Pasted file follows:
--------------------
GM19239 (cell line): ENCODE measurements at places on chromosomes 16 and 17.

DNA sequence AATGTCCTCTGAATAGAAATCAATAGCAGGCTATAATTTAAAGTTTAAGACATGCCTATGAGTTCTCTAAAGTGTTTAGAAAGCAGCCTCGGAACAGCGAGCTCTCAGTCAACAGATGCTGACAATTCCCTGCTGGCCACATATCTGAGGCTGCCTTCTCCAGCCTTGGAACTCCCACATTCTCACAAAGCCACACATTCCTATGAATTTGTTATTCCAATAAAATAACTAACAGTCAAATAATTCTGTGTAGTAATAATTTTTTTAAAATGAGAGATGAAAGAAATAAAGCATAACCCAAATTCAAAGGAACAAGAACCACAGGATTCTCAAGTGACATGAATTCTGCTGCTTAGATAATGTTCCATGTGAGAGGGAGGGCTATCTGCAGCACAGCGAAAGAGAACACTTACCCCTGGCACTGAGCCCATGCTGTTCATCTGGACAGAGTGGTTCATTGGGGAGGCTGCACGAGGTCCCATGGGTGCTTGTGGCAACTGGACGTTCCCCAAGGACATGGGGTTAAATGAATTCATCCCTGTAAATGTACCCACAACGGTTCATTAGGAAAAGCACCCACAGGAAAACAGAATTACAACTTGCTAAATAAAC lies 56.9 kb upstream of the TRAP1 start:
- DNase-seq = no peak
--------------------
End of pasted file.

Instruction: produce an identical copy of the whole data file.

GM19239 (cell line): ENCODE measurements at places on chromosomes 16 and 17.

DNA sequence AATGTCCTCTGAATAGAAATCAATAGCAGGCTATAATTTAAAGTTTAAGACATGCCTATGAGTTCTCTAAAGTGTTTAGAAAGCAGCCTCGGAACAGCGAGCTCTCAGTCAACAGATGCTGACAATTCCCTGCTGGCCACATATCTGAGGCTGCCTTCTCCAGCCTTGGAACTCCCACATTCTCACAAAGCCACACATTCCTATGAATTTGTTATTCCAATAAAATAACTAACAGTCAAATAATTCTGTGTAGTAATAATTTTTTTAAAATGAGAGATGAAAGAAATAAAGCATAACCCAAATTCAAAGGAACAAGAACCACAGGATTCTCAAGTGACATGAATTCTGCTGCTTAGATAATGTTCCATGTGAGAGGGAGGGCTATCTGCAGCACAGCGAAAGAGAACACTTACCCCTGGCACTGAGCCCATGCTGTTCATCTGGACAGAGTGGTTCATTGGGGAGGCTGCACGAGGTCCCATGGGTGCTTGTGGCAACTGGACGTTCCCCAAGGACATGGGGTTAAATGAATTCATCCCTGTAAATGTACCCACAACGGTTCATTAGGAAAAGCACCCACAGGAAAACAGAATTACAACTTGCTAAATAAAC lies 56.9 kb upstream of the TRAP1 start:
- DNase-seq = no peak